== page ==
On Average, Trump’s Early Actions on Economy Cost Middle-Class Households $1,331

The following article by Molly Cain was posted on the Center for American Progress website February 27, 2017:

AP/Susan Walsh — President Donald Trump speaks while visiting the Boeing South Carolina facility in North Charleston, February 2017.

President Donald Trump’s major economic policy actions in his first 39 days form a concerning agenda that puts corporate profits ahead of everyday Americans. After just one month in office, President Trump has already endangered Americans’ retirement savings and access to expanded overtime pay and affordable mortgages. While President Trump has undermined the economic security of the middle class, he has also ensured that the wealthy have benefited by beginning to rollback regulations on the financial and energy industries. A new Center for American Progress Action Fund analysis found that President Trump’s early policy actions set the middle class on a path to lose nearly $189.5 billion over the next decade or, on average, $1,331 per middle-class household. Meanwhile, these same policies will provide Wall Street and Big Industry $106 billion over the same period.

Nearly $189.5 billion cost to the middle class 

Trump’s executive order takes $150 billion over 10 years from middle-class retirees

One of President Trump’s first executive orders was aimed at eliminating the fiduciary rule. Also known as the conflicts of interest rule, the fiduciary rule protects Americans saving for retirement from self-dealing financial advisers who line their own pockets instead of acting in the best interest of their clients. According to a U.S. Department of Labor analysis, before the fiduciary rule, the underperformance associated with conflicts of interest—in the mutual funds segment alone—was expected drain $210 billion from American individual retirement accounts, or IRAs, over the next 10 years. Getting rid of the fiduciary rule might make financial advisers very happy, but it will cost retirees $210 billion over the next 10 years. Read More

Paulsen Vote Tracker: H.R. 7

H.R. 7: No Taxpayer Funding for Abortion and Abortion Insurance Full Disclosure Act of 2017

Summary: Prohibits the use of federal funds for abortion or health coverage that includes abortion. The restrictions would apply to the “morning after pill,” in the case of women with non-lethal pregnancy health-related issues, and in the case of fetal abnormalities.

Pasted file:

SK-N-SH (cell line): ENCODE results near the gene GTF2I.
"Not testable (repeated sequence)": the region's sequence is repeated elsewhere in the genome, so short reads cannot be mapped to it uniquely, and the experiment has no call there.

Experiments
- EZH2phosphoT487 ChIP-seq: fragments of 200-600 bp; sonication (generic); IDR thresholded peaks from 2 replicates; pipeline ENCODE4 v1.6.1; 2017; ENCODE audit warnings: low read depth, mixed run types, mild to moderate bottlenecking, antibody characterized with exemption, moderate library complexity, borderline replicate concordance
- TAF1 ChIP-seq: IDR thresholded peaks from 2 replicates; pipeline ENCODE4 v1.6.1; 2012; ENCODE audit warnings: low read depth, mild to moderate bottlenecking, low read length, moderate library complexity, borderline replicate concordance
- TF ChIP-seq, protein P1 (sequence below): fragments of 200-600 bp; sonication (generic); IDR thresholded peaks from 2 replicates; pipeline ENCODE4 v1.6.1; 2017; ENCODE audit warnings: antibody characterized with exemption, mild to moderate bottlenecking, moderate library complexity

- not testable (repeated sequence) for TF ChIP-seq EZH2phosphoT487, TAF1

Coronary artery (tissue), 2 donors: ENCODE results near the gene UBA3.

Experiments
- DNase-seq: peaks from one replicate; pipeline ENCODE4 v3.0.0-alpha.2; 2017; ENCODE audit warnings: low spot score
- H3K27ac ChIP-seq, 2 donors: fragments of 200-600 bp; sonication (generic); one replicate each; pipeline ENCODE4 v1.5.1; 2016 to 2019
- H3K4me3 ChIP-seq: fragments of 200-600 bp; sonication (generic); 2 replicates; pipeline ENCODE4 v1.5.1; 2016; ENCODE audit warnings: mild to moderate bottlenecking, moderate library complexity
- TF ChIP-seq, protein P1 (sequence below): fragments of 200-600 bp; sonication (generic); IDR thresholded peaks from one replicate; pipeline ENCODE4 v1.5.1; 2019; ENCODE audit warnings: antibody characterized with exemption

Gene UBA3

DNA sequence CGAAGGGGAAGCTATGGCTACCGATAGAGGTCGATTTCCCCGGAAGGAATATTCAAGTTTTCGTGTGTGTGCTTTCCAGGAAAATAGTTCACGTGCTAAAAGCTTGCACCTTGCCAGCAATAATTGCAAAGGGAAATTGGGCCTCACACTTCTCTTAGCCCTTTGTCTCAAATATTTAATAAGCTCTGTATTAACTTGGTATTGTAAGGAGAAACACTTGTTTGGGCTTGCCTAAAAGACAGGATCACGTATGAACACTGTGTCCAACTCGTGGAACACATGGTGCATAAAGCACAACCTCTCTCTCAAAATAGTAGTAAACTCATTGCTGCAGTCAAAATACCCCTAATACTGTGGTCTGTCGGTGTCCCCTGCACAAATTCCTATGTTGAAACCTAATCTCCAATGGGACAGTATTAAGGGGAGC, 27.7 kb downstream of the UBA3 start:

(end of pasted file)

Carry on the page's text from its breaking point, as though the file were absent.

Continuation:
Paulsen voted: YEA

TAKEAWAY:

Paulsen’s vote RESTRICTS WOMEN’S RIGHTS TO MAKE DECISIONS ABOUT THEIR REPRODUCTIVE HEALTH WITHOUT GOVERNMENT MEDDLING. 

Paulsen’s vote makes it MORE DIFFICULT for lower income women to terminate pregnancies and to receive health coverage related to abortion. The restrictions of the bill apply even when the woman has significant but non-lethal maternal health issues and when there are fetal abnormalities.

Paulsen’s vote INCREASES INEQUALITY IN THE PROVISION OF HEALTH CARE in our society. Higher income women will be able to access insurance that provides abortion health services whereas lower income women will not have access to this insurance.


Rule on the Independent Office of Congressional Ethics

Summary: On January 2, 2017, during a closed-door meeting, the House Republicans voted to put the Office of Congressional Ethics under the authority of the House Ethics Committee which is controlled by the Republican Congress.

Paulsen voted: ??? This was a closed-door session. Paulsen has not responded to our requests to tell us how he voted.

TAKEAWAY: This rule would have INCREASED THE LIKELIHOOD OF CORRUPTION in the U.S. Congress because it removes the independence of the Office of Congressional Ethics. Fortunately, after widespread public backlash, the House reversed course and did not impose the rule.